To be considered for the project, candidates must:
- Possess, or be about to obtain, at least an Upper Second (2.1) UK BEng Honours or MEng degree in a relevant engineering or physics related subject
- Be highly motivated, independent and results-orientated, with excellent team-working skills
- Adhere to Research Council (RCUK) eligibility criteria if a UK or EU national
Eligibility for RCUK studentships
- Research Council (RC) fees and stipend can only be awarded to UK and EU students and not to EEA or International students.
- EU students are only eligible for RC stipend if they have been resident in the UK for 3 years, including for study purposes, immediately prior to starting their PhD.
- If an EU student cannot fulfil this condition then they are eligible for a fees only studentship.
- International students cannot be funded from RC funds unless they are ‘settled’ in the UK. ‘Settled’ means being ordinarily resident in the UK without any immigration restrictions on the length of stay in the UK. To be ‘settled’ a student must either have the Right to Abode or Indefinite leave to remain in the UK or have the right of permanent residence in the UK under EC law. If the student’s passport describes them as a British citizen they have the Right of Abode.
- Students with full Refugee status are eligible for fees and stipend.
The Centre for Applied High Resolution research team at the University of Strathclyde have recently been awarded an EPSRC Platform Grant with the University of Edinburgh. One of the main goal of this project is to assess novel methods for tomographic image reconstruction, by exploiting recent theoretical advances in WMS-based measurements. These techniques may provide images of not only the concentration of a gas, but also the temperature and pressure profiles of the imaging plane for the first time.
The aim of this PhD studentship is to develop a WMS multi-species measurement and fitting approach to allow the simultaneous measurement of the concentration of three target gases (CO, CO2 and H2O), as well as the system temperature and pressure. This measurement approach will be carried out in collaboration with the Agile Tomography team at the University of Edinburgh, to prove that multi-channel WMS can provide 2D planar images of species and temperature on aero engine exhausts. This will be achieved with the support of Rolls-Royce.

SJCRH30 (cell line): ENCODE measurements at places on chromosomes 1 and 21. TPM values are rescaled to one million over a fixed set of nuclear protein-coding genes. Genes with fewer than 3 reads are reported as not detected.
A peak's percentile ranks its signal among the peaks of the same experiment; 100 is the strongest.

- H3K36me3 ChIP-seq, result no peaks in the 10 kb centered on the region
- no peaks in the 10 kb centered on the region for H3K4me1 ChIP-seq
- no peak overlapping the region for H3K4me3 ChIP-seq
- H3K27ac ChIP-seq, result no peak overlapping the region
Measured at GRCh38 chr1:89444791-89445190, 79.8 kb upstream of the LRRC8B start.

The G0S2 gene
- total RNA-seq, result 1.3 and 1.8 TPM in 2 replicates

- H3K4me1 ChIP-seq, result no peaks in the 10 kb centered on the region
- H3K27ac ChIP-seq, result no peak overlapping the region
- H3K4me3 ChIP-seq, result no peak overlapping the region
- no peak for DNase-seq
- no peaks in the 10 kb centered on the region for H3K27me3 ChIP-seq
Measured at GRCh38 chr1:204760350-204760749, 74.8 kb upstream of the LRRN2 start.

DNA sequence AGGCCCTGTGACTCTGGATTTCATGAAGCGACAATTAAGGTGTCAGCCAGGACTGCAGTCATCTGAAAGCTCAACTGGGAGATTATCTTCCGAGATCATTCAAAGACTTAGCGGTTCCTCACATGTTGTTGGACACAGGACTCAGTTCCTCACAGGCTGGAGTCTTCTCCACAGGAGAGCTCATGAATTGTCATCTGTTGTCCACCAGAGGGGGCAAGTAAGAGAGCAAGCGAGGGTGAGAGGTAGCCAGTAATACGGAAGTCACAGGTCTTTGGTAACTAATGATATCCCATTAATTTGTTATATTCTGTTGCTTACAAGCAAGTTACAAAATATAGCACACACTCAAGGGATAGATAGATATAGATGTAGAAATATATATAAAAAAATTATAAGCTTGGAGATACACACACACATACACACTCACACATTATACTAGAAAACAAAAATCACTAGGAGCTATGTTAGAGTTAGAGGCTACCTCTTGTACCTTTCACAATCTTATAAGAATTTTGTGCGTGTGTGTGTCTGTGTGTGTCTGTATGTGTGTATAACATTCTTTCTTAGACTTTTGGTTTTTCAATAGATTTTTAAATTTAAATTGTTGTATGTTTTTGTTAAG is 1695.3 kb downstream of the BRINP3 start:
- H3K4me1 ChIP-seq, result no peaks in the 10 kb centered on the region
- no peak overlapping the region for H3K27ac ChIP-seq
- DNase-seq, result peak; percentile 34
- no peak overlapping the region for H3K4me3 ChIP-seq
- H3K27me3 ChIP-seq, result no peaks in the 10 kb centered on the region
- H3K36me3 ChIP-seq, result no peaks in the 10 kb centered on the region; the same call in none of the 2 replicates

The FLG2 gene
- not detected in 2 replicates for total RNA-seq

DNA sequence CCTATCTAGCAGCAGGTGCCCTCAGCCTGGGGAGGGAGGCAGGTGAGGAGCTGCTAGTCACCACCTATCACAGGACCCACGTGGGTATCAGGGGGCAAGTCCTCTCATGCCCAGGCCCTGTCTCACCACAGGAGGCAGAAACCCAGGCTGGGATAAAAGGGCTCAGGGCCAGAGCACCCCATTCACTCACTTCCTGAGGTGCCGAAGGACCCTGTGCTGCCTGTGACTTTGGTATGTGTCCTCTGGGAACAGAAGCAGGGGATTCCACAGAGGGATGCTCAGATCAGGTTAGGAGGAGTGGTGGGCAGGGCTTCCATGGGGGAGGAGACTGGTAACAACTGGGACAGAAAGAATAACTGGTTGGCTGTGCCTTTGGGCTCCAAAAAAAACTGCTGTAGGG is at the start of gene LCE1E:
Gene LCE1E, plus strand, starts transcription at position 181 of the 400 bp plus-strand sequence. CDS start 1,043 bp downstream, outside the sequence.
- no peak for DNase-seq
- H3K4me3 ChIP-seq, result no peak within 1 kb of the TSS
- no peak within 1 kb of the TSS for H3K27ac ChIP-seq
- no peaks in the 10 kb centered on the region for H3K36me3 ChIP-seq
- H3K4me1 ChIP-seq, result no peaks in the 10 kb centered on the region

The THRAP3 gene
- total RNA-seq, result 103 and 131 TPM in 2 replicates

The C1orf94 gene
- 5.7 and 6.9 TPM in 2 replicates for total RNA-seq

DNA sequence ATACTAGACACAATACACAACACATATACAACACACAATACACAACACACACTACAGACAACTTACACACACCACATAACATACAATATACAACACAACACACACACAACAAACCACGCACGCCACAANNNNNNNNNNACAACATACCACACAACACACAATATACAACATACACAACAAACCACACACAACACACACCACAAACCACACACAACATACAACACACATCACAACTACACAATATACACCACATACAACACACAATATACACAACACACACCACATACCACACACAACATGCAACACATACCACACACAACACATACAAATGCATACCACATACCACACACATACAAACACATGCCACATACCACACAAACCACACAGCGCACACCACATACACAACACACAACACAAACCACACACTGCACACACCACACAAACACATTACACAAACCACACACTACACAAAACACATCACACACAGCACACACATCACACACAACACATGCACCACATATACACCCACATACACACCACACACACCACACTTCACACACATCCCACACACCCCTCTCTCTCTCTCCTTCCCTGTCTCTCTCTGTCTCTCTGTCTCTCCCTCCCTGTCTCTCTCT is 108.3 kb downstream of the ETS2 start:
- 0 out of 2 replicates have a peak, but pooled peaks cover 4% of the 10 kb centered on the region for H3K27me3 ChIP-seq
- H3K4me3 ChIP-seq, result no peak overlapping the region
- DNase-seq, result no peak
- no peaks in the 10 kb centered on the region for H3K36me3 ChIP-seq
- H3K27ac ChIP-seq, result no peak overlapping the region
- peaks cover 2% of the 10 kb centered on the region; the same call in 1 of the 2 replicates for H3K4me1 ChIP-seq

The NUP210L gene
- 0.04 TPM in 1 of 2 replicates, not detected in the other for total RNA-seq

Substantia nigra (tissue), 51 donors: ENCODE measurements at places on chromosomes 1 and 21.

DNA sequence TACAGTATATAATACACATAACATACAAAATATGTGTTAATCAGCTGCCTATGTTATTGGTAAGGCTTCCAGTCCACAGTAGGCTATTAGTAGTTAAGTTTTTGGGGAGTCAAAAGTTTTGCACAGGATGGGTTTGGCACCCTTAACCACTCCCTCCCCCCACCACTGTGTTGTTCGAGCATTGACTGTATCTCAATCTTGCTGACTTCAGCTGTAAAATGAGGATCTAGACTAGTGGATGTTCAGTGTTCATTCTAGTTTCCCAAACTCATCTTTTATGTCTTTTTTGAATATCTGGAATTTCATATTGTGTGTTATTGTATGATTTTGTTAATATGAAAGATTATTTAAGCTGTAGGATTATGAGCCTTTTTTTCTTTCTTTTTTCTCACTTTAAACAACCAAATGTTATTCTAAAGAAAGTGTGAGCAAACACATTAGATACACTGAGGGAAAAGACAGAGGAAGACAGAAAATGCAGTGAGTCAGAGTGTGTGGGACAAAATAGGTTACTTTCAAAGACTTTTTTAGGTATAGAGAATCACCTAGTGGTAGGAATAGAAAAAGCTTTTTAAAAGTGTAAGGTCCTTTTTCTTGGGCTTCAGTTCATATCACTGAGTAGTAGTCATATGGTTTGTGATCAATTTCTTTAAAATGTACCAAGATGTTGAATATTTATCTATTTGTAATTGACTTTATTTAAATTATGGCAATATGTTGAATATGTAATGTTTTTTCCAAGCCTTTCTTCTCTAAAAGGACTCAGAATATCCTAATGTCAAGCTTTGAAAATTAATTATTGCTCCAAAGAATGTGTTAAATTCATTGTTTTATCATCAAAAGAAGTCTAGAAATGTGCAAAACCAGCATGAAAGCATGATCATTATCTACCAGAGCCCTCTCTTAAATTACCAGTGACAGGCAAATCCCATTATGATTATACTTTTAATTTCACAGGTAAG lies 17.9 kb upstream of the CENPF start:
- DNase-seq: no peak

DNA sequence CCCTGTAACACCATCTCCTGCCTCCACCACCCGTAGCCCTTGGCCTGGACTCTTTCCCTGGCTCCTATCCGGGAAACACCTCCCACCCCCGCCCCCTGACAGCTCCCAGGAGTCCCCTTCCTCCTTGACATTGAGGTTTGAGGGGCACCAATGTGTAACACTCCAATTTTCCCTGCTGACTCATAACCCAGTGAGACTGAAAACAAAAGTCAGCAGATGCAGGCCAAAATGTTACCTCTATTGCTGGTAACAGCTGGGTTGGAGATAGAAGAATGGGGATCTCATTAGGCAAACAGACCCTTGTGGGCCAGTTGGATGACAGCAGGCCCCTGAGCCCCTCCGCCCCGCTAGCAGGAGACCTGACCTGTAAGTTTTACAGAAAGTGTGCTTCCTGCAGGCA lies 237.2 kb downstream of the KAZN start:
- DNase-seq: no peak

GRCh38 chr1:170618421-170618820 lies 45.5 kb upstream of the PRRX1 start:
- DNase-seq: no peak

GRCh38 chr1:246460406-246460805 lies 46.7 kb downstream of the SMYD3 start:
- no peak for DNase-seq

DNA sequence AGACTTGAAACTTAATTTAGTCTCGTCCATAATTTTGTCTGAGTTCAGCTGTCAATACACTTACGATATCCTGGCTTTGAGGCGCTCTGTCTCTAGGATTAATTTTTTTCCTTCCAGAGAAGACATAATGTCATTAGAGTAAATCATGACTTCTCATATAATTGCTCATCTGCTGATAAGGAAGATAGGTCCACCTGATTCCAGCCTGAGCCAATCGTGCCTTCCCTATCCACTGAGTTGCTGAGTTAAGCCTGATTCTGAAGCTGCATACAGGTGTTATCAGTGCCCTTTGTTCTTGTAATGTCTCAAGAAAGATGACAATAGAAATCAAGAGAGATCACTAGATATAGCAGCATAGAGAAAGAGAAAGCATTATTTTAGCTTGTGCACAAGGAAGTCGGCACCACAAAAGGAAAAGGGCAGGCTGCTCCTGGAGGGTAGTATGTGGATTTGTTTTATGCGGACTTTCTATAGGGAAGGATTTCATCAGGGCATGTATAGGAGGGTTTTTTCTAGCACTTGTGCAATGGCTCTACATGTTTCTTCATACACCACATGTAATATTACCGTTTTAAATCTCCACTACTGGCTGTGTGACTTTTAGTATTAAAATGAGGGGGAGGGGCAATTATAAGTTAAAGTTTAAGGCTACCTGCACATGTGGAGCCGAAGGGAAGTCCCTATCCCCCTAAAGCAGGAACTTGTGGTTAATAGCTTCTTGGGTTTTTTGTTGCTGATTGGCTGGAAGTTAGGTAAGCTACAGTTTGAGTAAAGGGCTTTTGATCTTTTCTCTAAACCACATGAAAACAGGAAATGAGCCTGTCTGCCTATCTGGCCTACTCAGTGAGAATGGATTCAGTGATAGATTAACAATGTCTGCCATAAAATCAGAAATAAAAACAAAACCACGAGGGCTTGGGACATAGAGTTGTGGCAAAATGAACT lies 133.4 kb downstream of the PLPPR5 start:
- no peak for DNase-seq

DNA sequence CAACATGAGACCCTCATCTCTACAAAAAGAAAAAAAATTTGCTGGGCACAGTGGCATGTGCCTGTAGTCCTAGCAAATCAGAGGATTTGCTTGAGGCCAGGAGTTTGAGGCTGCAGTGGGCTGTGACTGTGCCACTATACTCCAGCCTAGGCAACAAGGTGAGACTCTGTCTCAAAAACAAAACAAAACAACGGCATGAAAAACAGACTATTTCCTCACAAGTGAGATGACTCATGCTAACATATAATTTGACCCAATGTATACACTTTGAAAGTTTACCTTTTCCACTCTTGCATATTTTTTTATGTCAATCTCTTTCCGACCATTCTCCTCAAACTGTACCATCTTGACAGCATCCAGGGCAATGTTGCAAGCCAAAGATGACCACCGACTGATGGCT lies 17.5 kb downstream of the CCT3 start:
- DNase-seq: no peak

The student will begin by understanding the complexities of calibration free wavelength modulation techniques. They will then model theoretical absorption spectra to ascertain which spectral features of the target gases are suitable for measurement in an aero engine exhaust plume. The chosen spectra will then be measured experimentally to ensure suitability, and to measure the temperature dependence of their spectal parameters. Field trials will then be carried out with the support of Rolls-Royce.
The project will start on 1 October 2018.
For UK and eligible EU nationals: Funding is provided for full tuition fees, along with a generous stipend and support with travel costs for the duration of the project.
For International (Non-EU) candidates: Funding is provided for tuition fees, but additional sources of funding will need to be identified to cover the stipend and other associated costs of the PhD programme.
The student will also be given the opportunity to carry experimental field trials and present their research at the consortium quarterly meetings, giving them direct access to, and networking opportunities with a number of key industrial and academic partners.
The primary supervisor will be Dr Michael Lengden, a Senior Lecturer in the Centre for Microsystems and Photonics (CMP) within the Institute for Sensors, Signals and Communications (InstSSC) in the Department of Electronic & Electrical Engineering. Dr Lengden's research interests include fundamental spectroscopic measurements at high temperatures, applied tunable diode laser spectroscopy and gas composition measurements (Methane, Carbon Dioxide, NOx, SOx, Water Vapour), optical techniques for combustion diagnostics and the miniaturisation of optical sensors.
The secondary supervisor will be Professor Walter Johnstone of the Centre for Microsystems and Photonics (CMP) within the InstSSC. Professor Johnstone’s research expertise is in Laser spectroscopy, in particular tunable diode laser spectroscopy, and its applications to accurate measurements of gas concentration, temperature and pressure in harsh, particularly high temperature, environments such as fuels cells and gas turbine (aero) engines.
How to apply
Candidates interested in applying should first email firstname.lastname@example.org or tel: +44 (0)141 548 2875 for an informal discussion. Thereafter, they should submit their CV, academic transcript, and a covering letter outlining their suitability for the position, to him.
Following review of the application submissions, selected candidates will be invited for interview.
Application submission deadline is 31 August 2018.
The project will start on 1 October 2018.